Recruiting/Selecting and Retaining – HR thoughts

April 23, 2013

Waiting in Line

With increased competition and tighter labour markets, organizations are under extreme pressure.  The need to hire the right talent to sustain and grow your organization, while controlling costs and increasing profits, create an administrative challenge.  International consulting firm Watson Wyatt quantifies the cost of losing an employee at as much as 200% of that employee’s salary.  In addition, Workplace Resource Learning Centre estimates that a poor hiring decision can cost of $66,000.00 for an employee with a College / University degree.  These costs combined with the standard operational expenses of salary, benefits, and office space reinforce the need for employers to value their talent.

The key factors in successful hiring are to understand what candidates are looking for and the hiring process used.  Attitudes and needs differ according to generational diversity (Boomer’s vs. Gen X’ers), financial status, and required working environments.  A formal, consistent, well-developed hiring process is essential in the race for talent. A traditional interview yields only a 14% accuracy rate, so it’s no small wonder that when surveyed, 90% of people indicate they hate to interview.  If investing the time to learn to develop a formal hiring process for your organization can increase your success rate to 45 or 50%, how much of an advantage will that give you over your competition for talent?

RETENTION

Assuming then, you have implemented a structured hiring process, does that solve your turnover and staffing problem?  You have only just begun.  It is not enough to hire the right people.  The hard part is to keep them.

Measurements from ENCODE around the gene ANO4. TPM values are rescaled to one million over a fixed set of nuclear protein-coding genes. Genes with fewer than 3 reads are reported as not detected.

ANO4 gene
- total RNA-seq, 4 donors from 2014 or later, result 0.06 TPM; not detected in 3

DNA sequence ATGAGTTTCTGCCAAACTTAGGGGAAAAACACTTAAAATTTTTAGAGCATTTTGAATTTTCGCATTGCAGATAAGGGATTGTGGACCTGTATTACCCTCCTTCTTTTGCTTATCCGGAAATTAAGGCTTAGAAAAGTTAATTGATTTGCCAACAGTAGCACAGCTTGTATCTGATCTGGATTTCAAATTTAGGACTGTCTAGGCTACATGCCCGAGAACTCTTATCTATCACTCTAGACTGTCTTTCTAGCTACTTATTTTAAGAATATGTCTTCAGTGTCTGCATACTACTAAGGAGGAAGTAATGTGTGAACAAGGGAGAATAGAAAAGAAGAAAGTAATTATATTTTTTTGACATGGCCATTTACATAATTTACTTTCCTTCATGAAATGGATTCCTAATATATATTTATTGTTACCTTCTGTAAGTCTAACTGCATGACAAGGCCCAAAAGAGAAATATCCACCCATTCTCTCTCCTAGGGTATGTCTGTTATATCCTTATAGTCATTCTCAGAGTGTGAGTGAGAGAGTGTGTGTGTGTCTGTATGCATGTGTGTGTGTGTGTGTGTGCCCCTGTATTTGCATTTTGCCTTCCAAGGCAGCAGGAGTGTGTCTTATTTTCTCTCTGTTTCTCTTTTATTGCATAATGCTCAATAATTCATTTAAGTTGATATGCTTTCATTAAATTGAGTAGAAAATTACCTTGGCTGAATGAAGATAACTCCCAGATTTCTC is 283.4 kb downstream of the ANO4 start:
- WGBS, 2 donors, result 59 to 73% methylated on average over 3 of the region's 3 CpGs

Most organizations fail to understand the basics of building trust and loyalty in the work environment.  Professionals need to treat their investment in HR programs the way they do capital investments and work out the return on those investments.  Without personal or organizational change or improved productivity and performance, organizations can anticipate a net loss in customer base and a direct impact on the bottom line.  A focus on improved communication and understanding removes the barriers, builds employee trust, and results in improved loyalty.  Ten of the most common mistakes made when hiring and managing staff are outlined below.

  1.  No established job descriptions.  If you don’t know what you’re looking for, the chances of finding them are slim.
  2.  Asking predictable, opinion based questions that provide very little insight about the individual.  Behaviour based interviews increase the level of success by over 20%.
  3.  Being overly impressed by the resume.  Where someone was educated or who they worked for is not as important as what they did.
  4.  Being unprepared.  Not planning the interview or reviewing the individuals’ resume in advance sends a message of disinterest.
  5.  Relying solely on the interview.  The interview is only one component of the hiring process.  Assessments, testing and references provide a more objective view of the candidate’s behaviours, motivations and aptitudes.
  6.  Personal biases.  Personal appearance and social bias should not be used to make assumptions on an individuals ability.
  7.  Orientation.  The sooner a new employee feels part of the team, the greater the desire to be successful in the organization.  Take the time to welcome the employee and familiarize them with the culture of the firm.
  8.  Training.  Every office does the same things differently.  Provide the employee the training they need to function effectively in your environment.
  9.  Professional Development Opportunities.  Provide all employees the opportunity for an on-going learning and growth opportunities.
  10.  Performance Management.  Every member of the team deserves to be part of achieving the goals of the organization and in receiving feedback on their achievements.

The management of human resources must be a key component in any management strategy regardless of the size of the organization.  It is no longer only the responsibility of larger employers.  Documented policies and procedures, consistent and valid processes, formal performance management and staff development plans all must be part of annual business planning.  Only those organizations who implement these strategies now will continue to enjoy growth and financial prosperity in the future.